How to find investors for your business

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Investors for your business
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    Rachel Wait

    Page written by Rachel Wait. Last reviewed on March 26, 2024. Next review due April 6, 2025.

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      If you’re looking for funding to launch a startup or scale your business, you don’t necessarily need to go down the traditional route of getting a loan from your bank. Another option is to look for people who are willing to invest in your business.

      Your investors might loan you money at a more competitive interest rate, or they might own a stake in your business, meaning they earn money when your company makes a profit. 

      This guide explains all you need to know about how to find investors for your business.

      How important are investors for a small business?

      Investmentors for a small business can help your business to grow, improve and succeed. The funds you receive can help you to buy modern equipment, for instance, which could help to speed up processes and ensure you keep up with competition and demand.

      It could also enable you to hire more staff as well as invest in training and development of existing team members so that they learn valuable new skills. You might also choose to invest in a better onboarding programme or improve employee benefits such as flexible working or season ticket loans which can make your company more attractive to potential new employees.

      Depending on what sector your business is in, investment can also help your company pay for advertising and marketing or invest in research and development.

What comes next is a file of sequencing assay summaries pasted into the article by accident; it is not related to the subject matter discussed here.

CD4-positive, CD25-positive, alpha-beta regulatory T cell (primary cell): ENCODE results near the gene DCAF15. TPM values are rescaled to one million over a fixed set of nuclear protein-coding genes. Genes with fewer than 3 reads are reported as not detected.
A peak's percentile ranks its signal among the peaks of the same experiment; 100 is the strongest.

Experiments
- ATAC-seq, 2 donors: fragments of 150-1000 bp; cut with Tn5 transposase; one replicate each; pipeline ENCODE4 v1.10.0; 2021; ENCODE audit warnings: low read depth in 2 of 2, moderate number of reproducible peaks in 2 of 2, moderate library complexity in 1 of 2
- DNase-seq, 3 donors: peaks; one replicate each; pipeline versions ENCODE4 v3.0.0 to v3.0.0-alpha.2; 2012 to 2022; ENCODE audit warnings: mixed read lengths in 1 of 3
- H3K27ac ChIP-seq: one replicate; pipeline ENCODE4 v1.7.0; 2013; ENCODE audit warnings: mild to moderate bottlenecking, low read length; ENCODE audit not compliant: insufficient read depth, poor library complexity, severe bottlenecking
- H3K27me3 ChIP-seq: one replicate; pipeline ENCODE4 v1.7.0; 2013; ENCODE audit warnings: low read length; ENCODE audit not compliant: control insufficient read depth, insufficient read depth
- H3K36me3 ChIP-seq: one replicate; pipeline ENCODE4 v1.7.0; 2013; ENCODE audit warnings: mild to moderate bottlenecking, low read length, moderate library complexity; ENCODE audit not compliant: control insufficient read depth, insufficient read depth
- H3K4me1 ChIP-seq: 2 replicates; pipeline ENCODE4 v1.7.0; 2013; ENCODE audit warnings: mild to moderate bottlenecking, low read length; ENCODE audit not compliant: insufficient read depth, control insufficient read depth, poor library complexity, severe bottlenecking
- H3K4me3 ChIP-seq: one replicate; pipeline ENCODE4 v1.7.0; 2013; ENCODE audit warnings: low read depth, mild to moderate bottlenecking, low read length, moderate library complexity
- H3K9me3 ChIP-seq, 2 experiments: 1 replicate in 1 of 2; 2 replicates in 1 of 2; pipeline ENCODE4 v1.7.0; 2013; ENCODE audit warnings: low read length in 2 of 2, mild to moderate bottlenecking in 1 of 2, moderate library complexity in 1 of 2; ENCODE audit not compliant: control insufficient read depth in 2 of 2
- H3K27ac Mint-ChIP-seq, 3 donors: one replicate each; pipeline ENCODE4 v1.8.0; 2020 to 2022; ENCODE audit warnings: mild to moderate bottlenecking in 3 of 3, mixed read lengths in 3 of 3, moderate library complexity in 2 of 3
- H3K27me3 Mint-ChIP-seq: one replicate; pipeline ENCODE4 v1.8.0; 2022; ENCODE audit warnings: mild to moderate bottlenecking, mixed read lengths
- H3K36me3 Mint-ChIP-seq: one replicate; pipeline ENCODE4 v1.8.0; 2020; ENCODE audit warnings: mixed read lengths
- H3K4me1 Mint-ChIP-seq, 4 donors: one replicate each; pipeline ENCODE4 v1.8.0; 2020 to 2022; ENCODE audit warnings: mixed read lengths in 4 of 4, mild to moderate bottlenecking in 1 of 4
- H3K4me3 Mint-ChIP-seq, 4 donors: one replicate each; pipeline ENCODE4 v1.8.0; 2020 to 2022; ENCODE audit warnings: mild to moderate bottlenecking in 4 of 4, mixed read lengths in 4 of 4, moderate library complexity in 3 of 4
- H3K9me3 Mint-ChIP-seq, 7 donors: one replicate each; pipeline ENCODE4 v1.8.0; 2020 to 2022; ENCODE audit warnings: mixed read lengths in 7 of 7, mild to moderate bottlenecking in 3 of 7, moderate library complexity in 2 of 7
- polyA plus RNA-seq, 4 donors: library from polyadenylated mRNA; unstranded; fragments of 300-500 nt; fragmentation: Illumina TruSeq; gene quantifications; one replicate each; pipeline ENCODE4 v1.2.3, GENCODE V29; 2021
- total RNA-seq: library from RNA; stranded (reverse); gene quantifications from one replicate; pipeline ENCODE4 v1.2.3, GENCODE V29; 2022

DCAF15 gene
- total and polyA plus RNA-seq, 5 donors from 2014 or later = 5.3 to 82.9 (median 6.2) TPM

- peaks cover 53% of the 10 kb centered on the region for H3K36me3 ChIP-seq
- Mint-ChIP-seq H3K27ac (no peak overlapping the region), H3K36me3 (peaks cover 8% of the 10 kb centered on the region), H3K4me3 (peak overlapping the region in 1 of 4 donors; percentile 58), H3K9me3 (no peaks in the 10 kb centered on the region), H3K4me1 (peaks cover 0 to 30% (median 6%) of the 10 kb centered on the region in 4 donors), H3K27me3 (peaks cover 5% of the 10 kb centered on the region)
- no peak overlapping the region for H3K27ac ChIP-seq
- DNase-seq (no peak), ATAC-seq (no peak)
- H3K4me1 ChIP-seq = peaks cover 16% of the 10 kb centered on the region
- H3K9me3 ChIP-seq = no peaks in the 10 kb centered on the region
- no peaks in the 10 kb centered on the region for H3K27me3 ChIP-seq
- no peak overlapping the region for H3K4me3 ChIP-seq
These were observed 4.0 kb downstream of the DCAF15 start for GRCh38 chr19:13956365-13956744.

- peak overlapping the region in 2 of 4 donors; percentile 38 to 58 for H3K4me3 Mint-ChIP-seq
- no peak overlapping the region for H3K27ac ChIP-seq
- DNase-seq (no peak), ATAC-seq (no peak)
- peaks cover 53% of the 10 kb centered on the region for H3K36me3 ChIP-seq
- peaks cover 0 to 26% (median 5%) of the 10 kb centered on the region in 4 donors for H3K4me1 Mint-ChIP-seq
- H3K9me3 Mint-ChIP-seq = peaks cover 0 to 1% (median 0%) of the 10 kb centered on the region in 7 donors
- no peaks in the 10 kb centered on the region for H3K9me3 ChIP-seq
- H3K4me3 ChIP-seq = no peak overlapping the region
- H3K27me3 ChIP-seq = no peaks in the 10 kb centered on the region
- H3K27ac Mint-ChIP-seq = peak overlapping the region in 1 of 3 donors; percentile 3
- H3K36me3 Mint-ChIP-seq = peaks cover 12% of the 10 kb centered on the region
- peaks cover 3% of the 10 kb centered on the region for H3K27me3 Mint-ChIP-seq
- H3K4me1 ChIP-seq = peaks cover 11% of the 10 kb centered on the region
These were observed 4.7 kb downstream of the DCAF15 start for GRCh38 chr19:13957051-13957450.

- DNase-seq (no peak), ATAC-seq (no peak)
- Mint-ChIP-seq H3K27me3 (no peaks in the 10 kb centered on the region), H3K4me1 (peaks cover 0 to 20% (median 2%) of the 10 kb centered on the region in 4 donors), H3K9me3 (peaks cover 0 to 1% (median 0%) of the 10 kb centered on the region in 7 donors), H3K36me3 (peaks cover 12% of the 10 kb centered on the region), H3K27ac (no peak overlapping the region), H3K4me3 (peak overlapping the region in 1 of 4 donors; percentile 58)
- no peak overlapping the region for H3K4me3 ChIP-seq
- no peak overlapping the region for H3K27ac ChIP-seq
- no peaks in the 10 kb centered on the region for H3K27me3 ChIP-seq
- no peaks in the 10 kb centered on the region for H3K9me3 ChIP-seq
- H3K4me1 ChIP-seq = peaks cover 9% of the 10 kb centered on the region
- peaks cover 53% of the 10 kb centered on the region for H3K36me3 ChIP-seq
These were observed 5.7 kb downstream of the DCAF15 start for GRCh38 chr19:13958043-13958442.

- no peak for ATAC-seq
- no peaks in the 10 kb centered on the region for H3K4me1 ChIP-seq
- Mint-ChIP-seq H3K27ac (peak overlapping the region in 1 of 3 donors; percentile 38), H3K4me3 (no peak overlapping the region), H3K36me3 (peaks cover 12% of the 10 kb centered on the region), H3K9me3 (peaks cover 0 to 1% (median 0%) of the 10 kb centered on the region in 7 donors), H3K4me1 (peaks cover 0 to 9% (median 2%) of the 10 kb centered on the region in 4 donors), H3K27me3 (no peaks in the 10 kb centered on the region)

How to find investors for your business:

      Get capital from family & friends

      A good place for an early-stage business to start might be to ask any friends or family members if they are willing to invest in your company or loan you a lump sum. A loan might be easier to set up as all you need to do is agree to repay it over a set term, with interest added on top. Interest rates can be significantly lower than if you borrowed from a bank or another lender, and it can be a quicker process too.

      Alternatively, if you go down the investment route, your friends or family would hold a stake in your company. This means you wouldn’t need to repay them anything as your investors would only get money if your company becomes profitable. On the flipside, if your business is not successful, your investors could lose money.

      Whichever option you choose, it’s crucial to draw up an official written agreement so that there are no misunderstandings. If you go for the investment option, it’s important to highlight the risks, while if you’re borrowing through a loan, you need to state what happens if you can’t make your repayments. 

      Seek private investors

      Private investors are individuals who are willing to invest their own money into your business. In return they usually receive shares in the company and can have a say in how its run. 

      There are two main types of private investors – angel investors and venture capitalists.

      Angel investors, or business angels, are high net worth individuals who have the money to invest into a business. They usually prefer to invest in startups and early stage businesses.  However, they will need to be confident of your business’ success, so you will need to have a solid business plan and be able to show that your business has high growth potential. 

      Read more: our guide on finding angel investors.

      Angel investors are usually experienced entrepreneurs which means that as well as offering funding, they can also offer their own skills, expertise and contacts which can be invaluable to a new business. 

      Venture capitalists, on the other hand, don’t invest their own money, but that of investors. They do this by setting up a fund that is used for others to buy shares in the company. Although they can help startups, they usually invest in businesses that are already established and are looking to expand or launch a new product or service. 

      Venture capitalists usually invest larger sums compared to angel investors – a few million in some cases. The return on investment is typically much higher too. 

      Read more: our guide on finding VC funding.

      Contact similar businesses or schools in your field

      If you know people in a similar line of business to yours, it can be worth contacting them to see if they know of anyone who might be interested in investing in your company.